5. The form of the indictment is sufficient. It conforms substantially to the form provided by G. L. c. 277, Section 79, for a prosecution under Section 49. It has been reasonably adapted to substitute the offence of trespass for that of theft. See also G. L. c. 277, Section 35A.
6. The order dismissing the indictment is reversed. The case is to stand for further proceedings in the Superior Court.
SPALDING, J. (dissenting) The court today remolds a statute, previously used only as a shield for the protection of the public against burglars, into a sword to be used against trespassers. In my view, neither the statutory language nor the legislative history supports this interpretation.
The majority rest their conclusion mainly on the premise that the meaning of the phrase "or to commit any other crime" as used in the statute is "plain" and therefore resort to canons of construction is unnecessary. I disagree. The doctrine of ejusdem generis has been consistently applied by this court in similar situations to interpret statutes, and I would apply it here to limit the statute's reach, as the trial judge ruled, to crimes of an acquisitive nature.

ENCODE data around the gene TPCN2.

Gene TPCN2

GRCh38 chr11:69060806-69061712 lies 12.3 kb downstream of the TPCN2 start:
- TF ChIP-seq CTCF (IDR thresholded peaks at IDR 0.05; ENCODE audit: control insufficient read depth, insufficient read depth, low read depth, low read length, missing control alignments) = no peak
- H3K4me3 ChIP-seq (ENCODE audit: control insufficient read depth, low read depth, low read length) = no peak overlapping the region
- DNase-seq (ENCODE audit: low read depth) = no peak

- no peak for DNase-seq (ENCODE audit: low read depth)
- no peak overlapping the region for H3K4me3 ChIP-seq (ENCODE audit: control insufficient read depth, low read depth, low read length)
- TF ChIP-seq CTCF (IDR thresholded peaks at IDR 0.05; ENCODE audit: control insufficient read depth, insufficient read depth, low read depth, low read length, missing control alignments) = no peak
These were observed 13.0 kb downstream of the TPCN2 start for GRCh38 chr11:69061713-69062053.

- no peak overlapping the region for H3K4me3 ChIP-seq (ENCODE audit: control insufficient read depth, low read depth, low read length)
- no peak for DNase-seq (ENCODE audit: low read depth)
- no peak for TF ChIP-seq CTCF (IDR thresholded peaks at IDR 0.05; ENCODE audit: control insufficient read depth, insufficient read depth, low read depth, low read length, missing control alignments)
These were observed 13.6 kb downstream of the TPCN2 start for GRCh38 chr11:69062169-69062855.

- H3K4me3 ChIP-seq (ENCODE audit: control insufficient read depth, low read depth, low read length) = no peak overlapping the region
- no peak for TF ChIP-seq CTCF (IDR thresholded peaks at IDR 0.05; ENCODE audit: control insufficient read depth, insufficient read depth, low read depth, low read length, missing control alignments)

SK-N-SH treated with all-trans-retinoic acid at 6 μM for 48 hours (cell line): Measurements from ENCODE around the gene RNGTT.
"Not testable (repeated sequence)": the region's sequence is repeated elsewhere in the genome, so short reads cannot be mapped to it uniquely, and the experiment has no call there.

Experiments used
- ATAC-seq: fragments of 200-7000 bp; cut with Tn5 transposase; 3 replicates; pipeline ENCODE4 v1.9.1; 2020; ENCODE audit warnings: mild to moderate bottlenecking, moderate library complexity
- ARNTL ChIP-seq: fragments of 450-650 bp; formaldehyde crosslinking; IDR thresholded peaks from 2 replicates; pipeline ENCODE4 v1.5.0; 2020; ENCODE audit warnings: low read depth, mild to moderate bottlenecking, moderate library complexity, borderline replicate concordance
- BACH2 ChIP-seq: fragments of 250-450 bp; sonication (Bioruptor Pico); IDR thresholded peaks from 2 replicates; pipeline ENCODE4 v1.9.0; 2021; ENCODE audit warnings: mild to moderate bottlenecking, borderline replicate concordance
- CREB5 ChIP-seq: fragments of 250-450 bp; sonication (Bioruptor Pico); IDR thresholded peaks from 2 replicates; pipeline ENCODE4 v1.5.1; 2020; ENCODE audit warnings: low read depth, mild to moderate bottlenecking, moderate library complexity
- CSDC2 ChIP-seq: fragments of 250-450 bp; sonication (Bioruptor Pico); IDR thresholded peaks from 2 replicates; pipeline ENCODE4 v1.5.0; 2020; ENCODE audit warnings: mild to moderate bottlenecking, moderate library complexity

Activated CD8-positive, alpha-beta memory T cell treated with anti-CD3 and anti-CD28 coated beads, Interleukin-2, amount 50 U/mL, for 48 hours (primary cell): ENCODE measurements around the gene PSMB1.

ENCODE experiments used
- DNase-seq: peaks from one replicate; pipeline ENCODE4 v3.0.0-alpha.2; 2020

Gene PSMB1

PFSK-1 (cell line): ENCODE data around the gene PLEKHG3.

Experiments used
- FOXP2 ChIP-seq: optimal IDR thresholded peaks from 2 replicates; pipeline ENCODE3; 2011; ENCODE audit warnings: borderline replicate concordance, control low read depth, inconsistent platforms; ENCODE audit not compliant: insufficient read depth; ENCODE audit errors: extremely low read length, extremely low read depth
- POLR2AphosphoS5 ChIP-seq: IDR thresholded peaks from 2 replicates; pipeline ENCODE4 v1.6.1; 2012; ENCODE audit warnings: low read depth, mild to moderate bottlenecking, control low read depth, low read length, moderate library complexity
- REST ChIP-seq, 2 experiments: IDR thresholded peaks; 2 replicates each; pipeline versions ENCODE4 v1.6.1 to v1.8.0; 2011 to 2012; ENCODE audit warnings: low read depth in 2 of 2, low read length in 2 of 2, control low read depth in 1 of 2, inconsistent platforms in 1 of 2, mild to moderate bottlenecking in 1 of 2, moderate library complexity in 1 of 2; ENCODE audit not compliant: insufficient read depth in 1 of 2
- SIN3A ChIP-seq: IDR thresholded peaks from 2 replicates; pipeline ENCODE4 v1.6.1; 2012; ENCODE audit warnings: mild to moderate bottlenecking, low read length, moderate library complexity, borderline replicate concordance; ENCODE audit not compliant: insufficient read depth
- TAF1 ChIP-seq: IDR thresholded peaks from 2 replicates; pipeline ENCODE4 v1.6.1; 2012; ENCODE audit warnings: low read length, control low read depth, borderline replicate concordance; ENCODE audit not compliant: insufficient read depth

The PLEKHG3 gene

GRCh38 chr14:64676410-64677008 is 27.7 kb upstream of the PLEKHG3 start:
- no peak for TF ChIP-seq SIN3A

A number of examples are illustrative. In Commonwealth v. Dejardin, 126 Mass. 46 , the statute in question made it a criminal offence to publish, sell or distribute "any book, pamphlet, ballad, printed paper, or other thing . . . [which contains obscene matter]" (emphasis supplied). We said there that the maxim noscitur a sociis (the equivalent of ejusdem generis) should be applied to determine the meaning of "or other thing." In Babcock Davis Corp. v. Paine, 240 Mass. 438 , the statute referred to "heating apparatus, plumbing goods, ranges or other personal property" (emphasis supplied). We held, at pp. 440-441, that ejusdem generis applied to limit the statute's application to items of personal property similar to those enumerated. In Wellesley College v. Attorney Gen. 313 Mass. 722 , 727, the question was raised by a statute that applied only to "trusts created by will or other written instrument." The phrase, "or other written instrument," had been added by amendment, and the question was as to the meaning of the amending words. We held that they "must be interpreted to mean written instruments of the same kind and nature." Other cases to the same effect are: Stetson v. Kempton, 13 Mass. 271 , 278-280, Brailey v. Southborough, 6 Cush. 141 , Wall v. Platt, 169 Mass. 398 , 406, Becker Transp. Co. v. Department of Pub. Util. 314 Mass. 522 , 526, and Salvation Army of Mass. Inc. v. Board of Appeal of Boston, 346 Mass. 492 , 495.